I am not saying this isn’t possible – au contraire! But it is important to understand that that it often takes years of very hard work to achieve these goals, and more importantly, that these goals may not necessarily be right for you.

Museums have a very specific agenda, as do the name-brand galleries. Is your work ready? Is it speaking to the same audience as the institutions you are chasing? Is this really the best career path for you?

A lot of artists have been struggling for so long, have bucked so many odds, worked to overcome the nay-sayers, that they feel they have something to prove. I won’t succeed until my work has the stamp of approval of a name brand – it’s got to be represented by the best gallery in town, I’ve got to have a retrospective at a major museum. Only then will I have succeeded.
This is not the best way to chart your course. Forget about proving anything to anybody. By being an artist who makes the work, you are living the most authentic version of yourself. That is all you need to prove.

I bring you back to your target audience. Are the galleries you are lusting after really showing work like yours? Is their clientele really right for you? Or are you seeking outside validation?
There is nothing wrong with getting your work into good galleries. Conversely, there is nothing wrong with skipping galleries altogether and finding other ways to sell your art. Be creative!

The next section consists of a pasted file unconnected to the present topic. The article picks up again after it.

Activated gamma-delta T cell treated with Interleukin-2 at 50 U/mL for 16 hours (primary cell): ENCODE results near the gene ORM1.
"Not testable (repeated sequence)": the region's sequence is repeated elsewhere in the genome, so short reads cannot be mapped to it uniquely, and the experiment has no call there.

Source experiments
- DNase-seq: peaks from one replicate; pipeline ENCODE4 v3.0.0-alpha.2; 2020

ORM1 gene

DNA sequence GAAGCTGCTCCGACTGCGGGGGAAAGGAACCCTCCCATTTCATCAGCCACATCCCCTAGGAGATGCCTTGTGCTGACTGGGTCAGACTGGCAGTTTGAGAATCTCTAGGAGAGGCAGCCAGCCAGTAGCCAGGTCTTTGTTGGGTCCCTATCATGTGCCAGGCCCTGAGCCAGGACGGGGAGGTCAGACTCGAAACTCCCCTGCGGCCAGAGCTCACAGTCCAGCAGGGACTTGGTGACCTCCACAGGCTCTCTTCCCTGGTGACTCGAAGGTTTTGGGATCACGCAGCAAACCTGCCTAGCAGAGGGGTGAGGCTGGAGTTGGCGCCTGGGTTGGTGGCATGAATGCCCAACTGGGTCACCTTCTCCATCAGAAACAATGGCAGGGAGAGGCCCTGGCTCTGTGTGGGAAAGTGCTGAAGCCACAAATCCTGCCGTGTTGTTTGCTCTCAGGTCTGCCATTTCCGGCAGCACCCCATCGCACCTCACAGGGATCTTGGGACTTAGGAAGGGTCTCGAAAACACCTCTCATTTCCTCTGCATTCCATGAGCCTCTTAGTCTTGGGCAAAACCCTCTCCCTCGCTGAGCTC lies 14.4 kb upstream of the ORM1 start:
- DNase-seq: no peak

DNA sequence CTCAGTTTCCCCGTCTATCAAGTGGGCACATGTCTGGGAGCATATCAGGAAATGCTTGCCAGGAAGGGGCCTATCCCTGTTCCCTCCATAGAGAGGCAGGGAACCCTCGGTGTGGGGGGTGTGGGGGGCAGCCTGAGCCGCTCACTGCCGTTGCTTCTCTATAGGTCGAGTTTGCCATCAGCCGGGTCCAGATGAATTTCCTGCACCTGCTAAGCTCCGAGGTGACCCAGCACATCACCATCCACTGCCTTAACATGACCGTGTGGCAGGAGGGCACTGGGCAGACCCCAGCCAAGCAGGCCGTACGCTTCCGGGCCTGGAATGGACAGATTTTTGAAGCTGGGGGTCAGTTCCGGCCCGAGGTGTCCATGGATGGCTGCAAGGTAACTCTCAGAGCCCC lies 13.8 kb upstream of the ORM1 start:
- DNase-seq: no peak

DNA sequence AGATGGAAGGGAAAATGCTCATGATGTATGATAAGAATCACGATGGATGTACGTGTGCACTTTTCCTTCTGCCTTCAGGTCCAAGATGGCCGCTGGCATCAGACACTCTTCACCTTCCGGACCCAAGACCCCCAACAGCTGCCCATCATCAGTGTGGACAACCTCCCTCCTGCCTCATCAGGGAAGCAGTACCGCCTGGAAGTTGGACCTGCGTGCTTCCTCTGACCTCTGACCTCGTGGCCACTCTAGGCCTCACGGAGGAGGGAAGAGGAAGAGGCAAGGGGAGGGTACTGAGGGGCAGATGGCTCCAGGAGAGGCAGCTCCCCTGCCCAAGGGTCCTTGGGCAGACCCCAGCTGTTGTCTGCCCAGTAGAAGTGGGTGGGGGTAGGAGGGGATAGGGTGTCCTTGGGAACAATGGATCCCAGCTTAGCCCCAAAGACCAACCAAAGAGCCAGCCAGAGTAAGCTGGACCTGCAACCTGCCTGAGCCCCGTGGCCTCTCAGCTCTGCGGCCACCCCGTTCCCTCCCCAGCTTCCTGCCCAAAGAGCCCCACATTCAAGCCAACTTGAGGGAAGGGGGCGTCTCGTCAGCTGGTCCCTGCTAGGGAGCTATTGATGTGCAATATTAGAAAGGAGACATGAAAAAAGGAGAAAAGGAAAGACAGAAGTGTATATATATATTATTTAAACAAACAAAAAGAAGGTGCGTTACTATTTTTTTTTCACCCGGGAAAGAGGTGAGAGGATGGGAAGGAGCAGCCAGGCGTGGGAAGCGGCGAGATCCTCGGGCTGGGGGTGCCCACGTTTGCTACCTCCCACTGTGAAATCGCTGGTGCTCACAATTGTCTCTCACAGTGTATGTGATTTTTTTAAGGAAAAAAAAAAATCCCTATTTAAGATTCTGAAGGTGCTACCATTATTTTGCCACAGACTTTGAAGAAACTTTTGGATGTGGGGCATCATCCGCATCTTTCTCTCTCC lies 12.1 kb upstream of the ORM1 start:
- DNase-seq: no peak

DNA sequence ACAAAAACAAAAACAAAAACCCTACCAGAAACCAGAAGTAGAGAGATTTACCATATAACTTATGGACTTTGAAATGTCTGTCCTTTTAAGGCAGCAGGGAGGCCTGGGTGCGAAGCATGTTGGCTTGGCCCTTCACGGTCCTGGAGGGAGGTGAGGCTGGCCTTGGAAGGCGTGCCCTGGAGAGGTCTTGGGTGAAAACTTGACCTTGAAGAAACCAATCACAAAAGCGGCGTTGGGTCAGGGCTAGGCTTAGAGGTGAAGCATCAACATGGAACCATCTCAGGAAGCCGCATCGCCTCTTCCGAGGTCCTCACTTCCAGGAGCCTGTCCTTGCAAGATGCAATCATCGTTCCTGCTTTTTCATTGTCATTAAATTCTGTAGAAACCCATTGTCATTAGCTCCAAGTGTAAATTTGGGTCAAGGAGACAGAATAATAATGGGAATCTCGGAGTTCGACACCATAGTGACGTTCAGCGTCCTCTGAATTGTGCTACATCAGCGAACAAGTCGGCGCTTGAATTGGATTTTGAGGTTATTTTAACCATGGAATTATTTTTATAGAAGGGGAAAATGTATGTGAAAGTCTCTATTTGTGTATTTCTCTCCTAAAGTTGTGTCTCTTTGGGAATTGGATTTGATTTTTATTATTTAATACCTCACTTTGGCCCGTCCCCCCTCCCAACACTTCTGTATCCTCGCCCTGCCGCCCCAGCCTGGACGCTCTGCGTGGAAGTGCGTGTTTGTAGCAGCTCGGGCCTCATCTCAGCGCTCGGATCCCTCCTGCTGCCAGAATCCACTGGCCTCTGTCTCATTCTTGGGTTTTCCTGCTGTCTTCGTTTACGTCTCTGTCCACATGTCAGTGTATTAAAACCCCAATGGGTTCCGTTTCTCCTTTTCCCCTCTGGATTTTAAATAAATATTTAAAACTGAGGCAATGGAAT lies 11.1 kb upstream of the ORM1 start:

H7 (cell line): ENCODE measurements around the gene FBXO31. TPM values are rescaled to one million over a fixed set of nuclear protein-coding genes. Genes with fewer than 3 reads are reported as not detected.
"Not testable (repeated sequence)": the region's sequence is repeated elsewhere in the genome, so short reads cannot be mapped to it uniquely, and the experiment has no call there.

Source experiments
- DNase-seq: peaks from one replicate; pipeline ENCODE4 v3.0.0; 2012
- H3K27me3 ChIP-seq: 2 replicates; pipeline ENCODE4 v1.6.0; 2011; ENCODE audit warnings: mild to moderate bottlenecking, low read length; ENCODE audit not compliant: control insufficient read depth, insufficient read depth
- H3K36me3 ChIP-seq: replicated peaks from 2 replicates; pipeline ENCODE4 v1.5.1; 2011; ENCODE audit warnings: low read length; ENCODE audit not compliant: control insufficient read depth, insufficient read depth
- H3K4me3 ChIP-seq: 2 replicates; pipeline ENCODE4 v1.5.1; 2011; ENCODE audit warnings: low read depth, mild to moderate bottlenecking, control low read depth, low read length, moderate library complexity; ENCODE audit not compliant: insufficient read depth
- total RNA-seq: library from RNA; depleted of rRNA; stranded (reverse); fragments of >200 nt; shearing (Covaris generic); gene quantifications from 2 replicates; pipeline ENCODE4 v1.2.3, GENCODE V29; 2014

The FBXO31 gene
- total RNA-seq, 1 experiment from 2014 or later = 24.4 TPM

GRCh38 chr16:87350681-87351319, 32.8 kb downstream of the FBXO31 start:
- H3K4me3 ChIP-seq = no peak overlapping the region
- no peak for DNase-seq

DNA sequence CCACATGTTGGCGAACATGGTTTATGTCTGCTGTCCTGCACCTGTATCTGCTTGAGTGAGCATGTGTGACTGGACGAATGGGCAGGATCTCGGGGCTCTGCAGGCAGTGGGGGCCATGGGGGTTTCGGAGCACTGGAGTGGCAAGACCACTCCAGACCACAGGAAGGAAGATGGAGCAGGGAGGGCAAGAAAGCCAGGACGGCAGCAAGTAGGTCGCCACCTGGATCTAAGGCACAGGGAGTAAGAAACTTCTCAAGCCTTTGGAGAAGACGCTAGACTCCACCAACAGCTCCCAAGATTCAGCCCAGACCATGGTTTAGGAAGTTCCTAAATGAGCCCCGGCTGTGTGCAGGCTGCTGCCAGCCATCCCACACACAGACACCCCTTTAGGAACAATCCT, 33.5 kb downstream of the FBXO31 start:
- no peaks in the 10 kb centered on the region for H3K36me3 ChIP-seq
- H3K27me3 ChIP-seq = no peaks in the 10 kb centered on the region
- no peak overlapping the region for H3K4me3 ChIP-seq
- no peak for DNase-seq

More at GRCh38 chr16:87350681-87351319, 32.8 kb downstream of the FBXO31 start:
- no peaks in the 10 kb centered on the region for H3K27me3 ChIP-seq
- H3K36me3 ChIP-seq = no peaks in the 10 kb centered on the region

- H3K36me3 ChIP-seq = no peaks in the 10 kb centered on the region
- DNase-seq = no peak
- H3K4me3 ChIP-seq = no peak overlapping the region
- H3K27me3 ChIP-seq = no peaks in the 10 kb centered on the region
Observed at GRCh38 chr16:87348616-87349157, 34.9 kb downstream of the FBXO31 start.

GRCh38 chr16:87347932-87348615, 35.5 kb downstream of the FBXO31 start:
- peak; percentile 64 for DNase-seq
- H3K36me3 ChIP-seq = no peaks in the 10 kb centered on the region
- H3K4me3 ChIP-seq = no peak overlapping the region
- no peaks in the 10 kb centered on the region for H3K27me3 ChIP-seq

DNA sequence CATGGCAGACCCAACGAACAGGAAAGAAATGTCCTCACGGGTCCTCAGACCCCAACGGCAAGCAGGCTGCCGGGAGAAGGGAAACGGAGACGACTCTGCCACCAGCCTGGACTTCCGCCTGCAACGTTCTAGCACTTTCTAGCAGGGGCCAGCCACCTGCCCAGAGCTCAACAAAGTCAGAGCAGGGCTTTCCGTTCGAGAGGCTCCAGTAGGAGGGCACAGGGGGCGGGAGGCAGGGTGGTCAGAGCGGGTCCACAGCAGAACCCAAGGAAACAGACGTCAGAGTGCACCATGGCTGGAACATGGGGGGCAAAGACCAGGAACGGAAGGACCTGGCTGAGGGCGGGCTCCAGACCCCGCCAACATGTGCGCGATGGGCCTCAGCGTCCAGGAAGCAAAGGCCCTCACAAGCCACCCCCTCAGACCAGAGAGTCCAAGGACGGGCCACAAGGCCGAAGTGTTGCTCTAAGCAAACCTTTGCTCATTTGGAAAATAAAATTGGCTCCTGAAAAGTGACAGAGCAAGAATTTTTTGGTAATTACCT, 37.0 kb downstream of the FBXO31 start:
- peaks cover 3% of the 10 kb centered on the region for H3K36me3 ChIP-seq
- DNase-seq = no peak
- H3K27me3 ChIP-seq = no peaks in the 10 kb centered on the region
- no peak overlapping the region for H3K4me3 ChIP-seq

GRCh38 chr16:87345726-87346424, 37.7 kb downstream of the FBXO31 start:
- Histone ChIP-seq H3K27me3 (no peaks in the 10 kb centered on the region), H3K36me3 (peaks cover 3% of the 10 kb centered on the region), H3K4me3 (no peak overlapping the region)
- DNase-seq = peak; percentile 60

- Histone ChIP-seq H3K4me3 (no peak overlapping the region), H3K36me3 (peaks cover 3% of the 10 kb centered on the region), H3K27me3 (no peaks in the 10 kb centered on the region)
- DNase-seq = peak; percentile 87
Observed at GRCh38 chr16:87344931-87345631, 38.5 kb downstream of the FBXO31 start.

My friend James Clarke was an aspiring photographer. When he was let go as the photographic editor of a national newspaper, he finally got his big chance to strike out on his own. He was going to make a living from selling his art, photography.

But this was just as the recession hit. Galleries wouldn’t even look at his portfolio because they were too busy closing their doors. There were no freelance jobs available. The landscape of possibilities looked bleak.

So James thought outside the box.

James has diabetes. He contacted Diabetes UK, the British foundation, and offered to create a series of portraits of others with diabetes, putting forward a healthy and vibrant face on the disease. The organization was thrilled with the idea and gave him the commission.

That body of work has now toured England as a large exhibition, has been turned into a book, and received a ton of press. This opened up all kinds of other doors for James as well and he is now a working artist.

Where will your work find its audience?

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Always be ready to sell your art. Have a business card on you at all times, make sure your website address is on it. (Yes, you need a website.)